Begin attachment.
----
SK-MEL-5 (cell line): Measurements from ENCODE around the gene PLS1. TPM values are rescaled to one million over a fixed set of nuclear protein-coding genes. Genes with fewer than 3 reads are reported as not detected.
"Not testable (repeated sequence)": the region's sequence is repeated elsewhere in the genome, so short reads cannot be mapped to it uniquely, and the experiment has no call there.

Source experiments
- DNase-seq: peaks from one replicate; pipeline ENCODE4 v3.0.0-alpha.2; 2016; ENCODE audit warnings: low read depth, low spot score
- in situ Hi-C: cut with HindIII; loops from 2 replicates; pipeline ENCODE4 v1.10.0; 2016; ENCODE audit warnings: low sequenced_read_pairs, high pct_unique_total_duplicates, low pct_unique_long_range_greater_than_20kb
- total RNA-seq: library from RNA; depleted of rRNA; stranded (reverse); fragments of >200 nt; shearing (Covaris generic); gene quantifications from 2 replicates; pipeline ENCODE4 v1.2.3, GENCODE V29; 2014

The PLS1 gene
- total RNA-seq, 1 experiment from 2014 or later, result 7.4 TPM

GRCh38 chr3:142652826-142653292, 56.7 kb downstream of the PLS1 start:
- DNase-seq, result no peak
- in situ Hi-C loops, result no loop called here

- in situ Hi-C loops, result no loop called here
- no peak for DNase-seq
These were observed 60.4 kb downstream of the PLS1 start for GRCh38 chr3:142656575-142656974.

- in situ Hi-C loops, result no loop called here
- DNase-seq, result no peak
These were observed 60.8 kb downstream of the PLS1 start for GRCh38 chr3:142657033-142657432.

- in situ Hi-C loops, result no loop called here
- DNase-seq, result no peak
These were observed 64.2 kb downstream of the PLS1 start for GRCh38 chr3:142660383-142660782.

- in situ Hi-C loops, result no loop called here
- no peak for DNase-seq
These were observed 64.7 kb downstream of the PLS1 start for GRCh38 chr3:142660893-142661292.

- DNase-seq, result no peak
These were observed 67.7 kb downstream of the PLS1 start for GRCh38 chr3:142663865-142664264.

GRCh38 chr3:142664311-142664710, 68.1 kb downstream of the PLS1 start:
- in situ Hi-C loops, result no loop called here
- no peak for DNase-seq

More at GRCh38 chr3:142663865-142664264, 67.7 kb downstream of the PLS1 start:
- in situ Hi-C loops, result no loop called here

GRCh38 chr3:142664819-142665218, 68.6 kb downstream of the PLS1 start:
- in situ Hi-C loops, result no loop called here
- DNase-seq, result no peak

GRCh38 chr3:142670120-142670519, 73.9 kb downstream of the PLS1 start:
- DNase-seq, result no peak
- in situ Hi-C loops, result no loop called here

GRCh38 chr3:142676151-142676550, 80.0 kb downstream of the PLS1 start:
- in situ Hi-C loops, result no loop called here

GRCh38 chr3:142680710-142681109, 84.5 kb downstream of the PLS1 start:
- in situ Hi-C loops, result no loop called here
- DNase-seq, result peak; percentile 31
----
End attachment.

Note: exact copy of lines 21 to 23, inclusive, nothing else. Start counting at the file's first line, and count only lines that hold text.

- in situ Hi-C loops, result no loop called here
- no peak for DNase-seq
These were observed 64.7 kb downstream of the PLS1 start for GRCh38 chr3:142660893-142661292.